With your year long Carla subscription, you will receive a new issue right to your doorstep every 3 months.
Our advertising program is essential to the ecology of our publication. Ad fees go directly to paying writers, which we do according to W.A.G.E. standards.
We are currently printing runs of 6,000 every three months. Our publication is distributed locally through galleries and art related businesses, providing a direct outlet to reaching a specific demographic with art related interests and concerns.
To advertise or for more information on rates, deadlines, and production specifications, please contact us at firstname.lastname@example.org
Two bouncy castle-sized, air-filled emoji sculptures—a brass-colored funeral urn and a blue and white Hokusai-inspired wave—bloat Night Gallery’s small outdoor exhibition area. The sheer scale of the sculptures, which together comprise Divya Mehra’s solo show The Funny things You do, and the perpetual work required to keep them “up” is a feat in itself, a comical one-liner that may earn a bewildered chuckle. By contrast, an abundance of text accompanies the installation—both in the title of the work and in a statement written by curator and collaborator Kim Nguyen—filling any void left by the poker-faced emojis.
Mehra’s sculptures are gargantuan, visually alluring in the way that their impossibly digital presence pops and dominates the relatively drab exterior space at Night Gallery (cinder blocks and gravel abound). Their plump contours tower over visitors entering the gallery—or would, were the gallery not appointment-only due to Covid-19 safety concerns. The wave emoji—a wave of death whose cartoonishness doesn’t conceal its implications—in itself an apt summary for the present historical moment.
When deployed in day-to-day communication, an emoji or combination of emojis typically enhances the emotional register of an image, meme, or text message. Yet, here, the towering pictogram the pair composes presents a monolithic blankness, heightened by the dearth of surrounding context.
The convoluted title of the installation (which differs from the exhibition title), here at least we shall be free (build yourself a Taj Mahal for common folks OR a simple set for funniest home video) (2020), carries with it the range of affect otherwise missing from the forms themselves. Nguyen’s curatorial statement is a lengthy, beautiful exegesis on the unknowable and perpetual presence of grief. The statement suggests grief is endemic to life from birth onward, a ceaseless crushing force. But rather than clarifying meaning, Nguyen’s exaltive text pumps even more labor onto the emojis, adding only more air to the inflated objects. The emotional tenor of the statement, ostensibly there to prop the installation up and guide a decryption on the theme of grief, contradicts the levity of the installation, both actual and metaphorical. It would be difficult to imagine landing on grief in the first place, without all the accompanying text to bolster it.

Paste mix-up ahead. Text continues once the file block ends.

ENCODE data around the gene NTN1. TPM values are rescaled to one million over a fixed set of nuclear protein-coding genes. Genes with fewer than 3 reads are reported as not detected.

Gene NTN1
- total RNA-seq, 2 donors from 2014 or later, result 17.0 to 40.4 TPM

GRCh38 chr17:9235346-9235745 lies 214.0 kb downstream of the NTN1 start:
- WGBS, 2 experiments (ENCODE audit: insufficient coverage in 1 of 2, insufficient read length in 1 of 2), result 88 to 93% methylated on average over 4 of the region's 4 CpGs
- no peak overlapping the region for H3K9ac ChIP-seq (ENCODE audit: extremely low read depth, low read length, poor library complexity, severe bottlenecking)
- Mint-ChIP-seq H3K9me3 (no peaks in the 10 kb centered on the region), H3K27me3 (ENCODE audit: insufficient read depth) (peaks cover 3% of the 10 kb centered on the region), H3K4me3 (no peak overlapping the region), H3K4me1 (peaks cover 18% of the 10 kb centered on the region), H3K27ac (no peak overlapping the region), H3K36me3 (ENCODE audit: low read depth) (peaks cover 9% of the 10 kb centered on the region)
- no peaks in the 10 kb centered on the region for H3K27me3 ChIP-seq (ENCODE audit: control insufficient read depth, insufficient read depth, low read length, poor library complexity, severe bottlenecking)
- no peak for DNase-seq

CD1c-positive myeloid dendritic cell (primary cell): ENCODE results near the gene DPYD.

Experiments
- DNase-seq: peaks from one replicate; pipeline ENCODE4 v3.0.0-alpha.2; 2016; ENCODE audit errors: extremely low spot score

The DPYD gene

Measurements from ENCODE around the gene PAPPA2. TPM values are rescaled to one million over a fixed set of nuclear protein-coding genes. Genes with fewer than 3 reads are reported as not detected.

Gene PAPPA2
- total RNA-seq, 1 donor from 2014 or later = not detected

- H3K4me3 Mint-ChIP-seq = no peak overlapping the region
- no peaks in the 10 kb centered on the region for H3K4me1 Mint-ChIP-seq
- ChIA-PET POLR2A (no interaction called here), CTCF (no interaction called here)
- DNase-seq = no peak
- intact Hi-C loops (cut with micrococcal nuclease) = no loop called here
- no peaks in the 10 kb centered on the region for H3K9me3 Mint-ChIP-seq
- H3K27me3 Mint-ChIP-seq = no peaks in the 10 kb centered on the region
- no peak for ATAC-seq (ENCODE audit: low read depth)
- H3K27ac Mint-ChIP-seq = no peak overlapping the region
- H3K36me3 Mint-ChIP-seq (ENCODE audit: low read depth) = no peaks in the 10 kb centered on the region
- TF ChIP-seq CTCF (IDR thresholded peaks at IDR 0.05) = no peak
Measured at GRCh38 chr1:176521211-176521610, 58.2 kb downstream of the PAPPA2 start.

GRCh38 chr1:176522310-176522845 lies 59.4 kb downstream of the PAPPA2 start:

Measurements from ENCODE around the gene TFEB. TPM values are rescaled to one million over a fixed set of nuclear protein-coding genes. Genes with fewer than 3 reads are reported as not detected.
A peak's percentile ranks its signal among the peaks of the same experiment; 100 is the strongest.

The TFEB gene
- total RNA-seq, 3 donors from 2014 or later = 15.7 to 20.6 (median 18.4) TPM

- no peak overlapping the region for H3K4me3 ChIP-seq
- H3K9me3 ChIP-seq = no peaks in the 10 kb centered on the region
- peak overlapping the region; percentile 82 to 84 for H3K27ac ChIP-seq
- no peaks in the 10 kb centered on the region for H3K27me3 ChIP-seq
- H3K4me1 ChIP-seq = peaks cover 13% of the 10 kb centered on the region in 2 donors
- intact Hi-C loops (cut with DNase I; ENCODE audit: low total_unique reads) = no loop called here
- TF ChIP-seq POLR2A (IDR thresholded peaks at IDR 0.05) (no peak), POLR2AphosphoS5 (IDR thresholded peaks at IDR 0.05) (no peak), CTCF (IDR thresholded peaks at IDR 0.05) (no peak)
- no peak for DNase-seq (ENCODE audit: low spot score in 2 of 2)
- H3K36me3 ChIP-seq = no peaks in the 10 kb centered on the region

Emojis, and symbols in general, rely on work and usage both to interpret them and maintain their value over time, but their meaning is also emptied continuously, even while they remain in circulation. Particular and nuanced applications lose texture until they slowly flatten into some soft-skinned variant of “good” or “bad,” often contradicting their real world referents. A tidal wave, in reality, might presage imminent natural disaster, but when accompanying a beach selfie, it may perform as an exclamation of a really good time. A funeral urn with the remains of a loved one is a literal embodiment of loss, but blown up to the size of a jet engine and pumped full of air, it reads as something of a conciliatory joke— though the punchline, if there is one, remains unclear.
Divya Mehra: The funny things You do runs from January 16–February 20, 2021 at Night Gallery (2276 E. 16th St., Los Angeles, CA 90021).